Please do not misunderstand me, the code writers and developers must have had a reason in mind when they wrote that there is to be a ledger board, I just want to know what that is. This is the kind of historical perspective that i look for when explaining these things to the guy who built the deck and i do not have a answer other than, thats what the code reads. I have built decks but not to the extent that I have seen every situation.

    David D. Whitt
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    Default Re: No ledger board (none)

    Quote Originally Posted by Jack Feldmann View Post
    Is that siding we see, or is it flashing? Obviously there are several nail holes left to be filled (with appropriate size and type of fastener), but if it is flashing and not siding, It might be strong enough to hold the deck up.

    It might be better than some decks I see that have a ledger board held up with 4 or 5 nails instead of bolts.
    It is flashing. I addresed the issue that even though the flashing may be protecting the majority of the rim/sill that the nail holes penetrating THROUGH the flashing could be an issue. Where with a ledger board you may have 14+ big holes the joist hangers have hundreds of small holes that water can get into and that the flashing is typically used to move water away from the house/rim/ledger and the penetrations in the ledger. He is going to fill all of the holes as required in the hangers.

    Hypothesis: Would a ledger board be called out because there are several different applications for deck design and the deck rulemakers wanted to cover all of the possible avenues with one approach. Maybe they understand that more times than not, a contractor will not remove the siding back to the rim joist in order to attach the hangers, if even used.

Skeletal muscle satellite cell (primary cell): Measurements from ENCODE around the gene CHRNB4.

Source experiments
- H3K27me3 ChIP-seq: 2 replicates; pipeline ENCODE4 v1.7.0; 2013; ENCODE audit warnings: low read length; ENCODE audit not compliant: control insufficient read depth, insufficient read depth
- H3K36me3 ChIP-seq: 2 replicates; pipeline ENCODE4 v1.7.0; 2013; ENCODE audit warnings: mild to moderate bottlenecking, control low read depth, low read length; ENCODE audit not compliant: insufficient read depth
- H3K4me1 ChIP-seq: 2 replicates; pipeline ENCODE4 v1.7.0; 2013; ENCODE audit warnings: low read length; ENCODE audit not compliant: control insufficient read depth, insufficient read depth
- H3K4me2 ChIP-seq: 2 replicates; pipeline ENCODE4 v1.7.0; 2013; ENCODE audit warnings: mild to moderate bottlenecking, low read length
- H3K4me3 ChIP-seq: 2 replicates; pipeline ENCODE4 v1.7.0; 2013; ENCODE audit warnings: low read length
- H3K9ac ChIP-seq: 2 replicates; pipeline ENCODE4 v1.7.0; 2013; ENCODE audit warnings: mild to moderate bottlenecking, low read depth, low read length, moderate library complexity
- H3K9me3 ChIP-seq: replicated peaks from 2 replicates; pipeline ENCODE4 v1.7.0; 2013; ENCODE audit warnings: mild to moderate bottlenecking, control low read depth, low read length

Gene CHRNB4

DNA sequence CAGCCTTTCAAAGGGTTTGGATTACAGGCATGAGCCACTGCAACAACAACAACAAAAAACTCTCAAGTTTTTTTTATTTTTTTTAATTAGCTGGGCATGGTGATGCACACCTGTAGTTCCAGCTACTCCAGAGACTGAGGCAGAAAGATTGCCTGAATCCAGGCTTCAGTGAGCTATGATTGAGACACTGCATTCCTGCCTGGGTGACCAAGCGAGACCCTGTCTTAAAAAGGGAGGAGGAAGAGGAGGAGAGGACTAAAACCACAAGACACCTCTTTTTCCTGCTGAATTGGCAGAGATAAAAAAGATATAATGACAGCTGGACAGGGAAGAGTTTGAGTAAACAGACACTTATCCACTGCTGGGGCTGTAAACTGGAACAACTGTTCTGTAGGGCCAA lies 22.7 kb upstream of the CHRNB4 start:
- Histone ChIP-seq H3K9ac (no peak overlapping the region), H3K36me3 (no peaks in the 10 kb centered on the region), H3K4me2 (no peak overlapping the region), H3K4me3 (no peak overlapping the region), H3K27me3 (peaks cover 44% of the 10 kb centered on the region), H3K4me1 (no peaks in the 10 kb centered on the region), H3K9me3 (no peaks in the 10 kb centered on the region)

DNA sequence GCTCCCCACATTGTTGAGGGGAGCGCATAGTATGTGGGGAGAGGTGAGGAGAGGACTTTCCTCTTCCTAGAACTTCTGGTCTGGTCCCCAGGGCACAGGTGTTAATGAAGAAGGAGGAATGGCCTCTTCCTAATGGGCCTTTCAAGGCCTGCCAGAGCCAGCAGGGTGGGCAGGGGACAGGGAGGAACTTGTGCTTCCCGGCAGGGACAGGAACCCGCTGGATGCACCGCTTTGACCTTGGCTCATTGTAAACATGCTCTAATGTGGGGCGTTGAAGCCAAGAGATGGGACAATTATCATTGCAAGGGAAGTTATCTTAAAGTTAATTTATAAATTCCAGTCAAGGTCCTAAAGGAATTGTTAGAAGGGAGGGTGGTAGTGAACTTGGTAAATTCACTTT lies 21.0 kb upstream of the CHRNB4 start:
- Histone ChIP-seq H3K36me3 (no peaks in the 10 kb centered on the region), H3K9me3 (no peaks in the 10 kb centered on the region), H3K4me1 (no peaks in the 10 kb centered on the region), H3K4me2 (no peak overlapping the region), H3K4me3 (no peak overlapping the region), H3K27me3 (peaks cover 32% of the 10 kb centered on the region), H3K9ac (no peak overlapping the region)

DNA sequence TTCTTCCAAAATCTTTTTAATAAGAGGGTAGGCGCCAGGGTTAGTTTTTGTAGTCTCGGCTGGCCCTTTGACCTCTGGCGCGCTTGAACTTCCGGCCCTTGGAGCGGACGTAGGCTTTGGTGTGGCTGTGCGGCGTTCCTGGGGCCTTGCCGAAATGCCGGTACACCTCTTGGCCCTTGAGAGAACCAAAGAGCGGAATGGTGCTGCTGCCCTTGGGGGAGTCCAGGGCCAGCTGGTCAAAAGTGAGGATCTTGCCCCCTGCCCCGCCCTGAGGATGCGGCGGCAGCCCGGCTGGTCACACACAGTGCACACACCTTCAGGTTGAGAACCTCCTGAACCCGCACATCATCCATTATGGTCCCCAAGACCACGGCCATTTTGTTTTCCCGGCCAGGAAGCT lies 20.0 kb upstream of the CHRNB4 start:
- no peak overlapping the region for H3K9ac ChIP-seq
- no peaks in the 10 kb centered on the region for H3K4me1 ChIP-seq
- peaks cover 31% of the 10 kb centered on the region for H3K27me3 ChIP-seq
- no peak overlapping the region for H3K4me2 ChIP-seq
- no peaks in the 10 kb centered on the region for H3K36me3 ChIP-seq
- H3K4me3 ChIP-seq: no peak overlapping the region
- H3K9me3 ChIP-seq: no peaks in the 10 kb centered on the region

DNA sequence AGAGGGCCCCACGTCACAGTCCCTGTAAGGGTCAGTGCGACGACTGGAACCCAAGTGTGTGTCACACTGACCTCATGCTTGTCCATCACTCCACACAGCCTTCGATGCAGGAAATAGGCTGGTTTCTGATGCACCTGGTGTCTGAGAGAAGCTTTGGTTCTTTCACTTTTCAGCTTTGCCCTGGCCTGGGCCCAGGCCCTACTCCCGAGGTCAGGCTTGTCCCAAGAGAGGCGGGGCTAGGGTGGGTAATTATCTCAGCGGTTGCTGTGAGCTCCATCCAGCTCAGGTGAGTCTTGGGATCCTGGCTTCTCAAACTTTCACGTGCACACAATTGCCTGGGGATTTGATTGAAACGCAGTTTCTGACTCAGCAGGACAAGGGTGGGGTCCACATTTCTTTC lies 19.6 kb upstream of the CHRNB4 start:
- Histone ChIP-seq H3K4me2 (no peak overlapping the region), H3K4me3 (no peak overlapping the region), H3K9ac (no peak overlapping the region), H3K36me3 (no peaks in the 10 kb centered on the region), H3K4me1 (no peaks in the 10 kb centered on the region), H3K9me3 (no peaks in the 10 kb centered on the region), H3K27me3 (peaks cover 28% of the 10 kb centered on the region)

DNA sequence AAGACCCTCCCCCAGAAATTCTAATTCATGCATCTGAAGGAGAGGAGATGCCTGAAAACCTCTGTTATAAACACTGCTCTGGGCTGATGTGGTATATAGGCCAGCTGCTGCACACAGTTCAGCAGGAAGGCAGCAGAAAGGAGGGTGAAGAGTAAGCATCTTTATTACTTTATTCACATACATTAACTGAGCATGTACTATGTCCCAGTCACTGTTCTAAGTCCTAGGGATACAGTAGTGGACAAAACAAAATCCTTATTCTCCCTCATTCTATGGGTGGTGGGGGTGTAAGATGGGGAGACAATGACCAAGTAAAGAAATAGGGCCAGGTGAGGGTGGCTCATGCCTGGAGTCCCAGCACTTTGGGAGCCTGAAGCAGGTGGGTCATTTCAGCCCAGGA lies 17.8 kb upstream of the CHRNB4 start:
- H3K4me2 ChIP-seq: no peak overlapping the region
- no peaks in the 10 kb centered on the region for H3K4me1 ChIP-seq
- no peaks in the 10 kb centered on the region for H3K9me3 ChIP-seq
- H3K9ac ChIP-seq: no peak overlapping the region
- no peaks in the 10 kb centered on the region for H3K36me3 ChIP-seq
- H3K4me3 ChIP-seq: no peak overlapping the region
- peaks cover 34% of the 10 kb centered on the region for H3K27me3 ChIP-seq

Thanks

    David D. Whitt
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    Default Re: No ledger board (none)

    Wood Council wants you to use as much wood as possible?


  9. #9
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    Default Re: No ledger board (none)

    The flashing doesn't do any good once they nailed through it. Water will follow the nails into the rim joist causing rot. This is only one reason why a stepped out ledger board is preferred.

    Why can the joist hangers not be nailed directly into the rim joist? Because it can't be appropriately flashed.

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    Default Re: No ledger board (none)

    From a strength standpoint, I think it's probably OK. However, as Ken pointed out, each nail puts a hole in the flashing, kind of defeating the purpose.

    HOWEVER #2, when you put a ledger board over the flashing, you poke a bunch of holes in it from the bolts that hold the ledger board to the rim joist, and hanger nails that go thru the hanger, ledger, and flashing. IF you nail a 2x2 for the joists to rest on, you put at least three nails at each joist, some may go thru the flashing too.

    Seems like flashing gets a bunch of holes in it no matter what application you do.

    Last edited by Jack Feldmann; 01-28-2011 at 11:56 AM. Reason: spelling

  11. #11
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    Default Re: No ledger board (none)

    Without a deck ledger board, there is no way to protect the rim joist with flashing.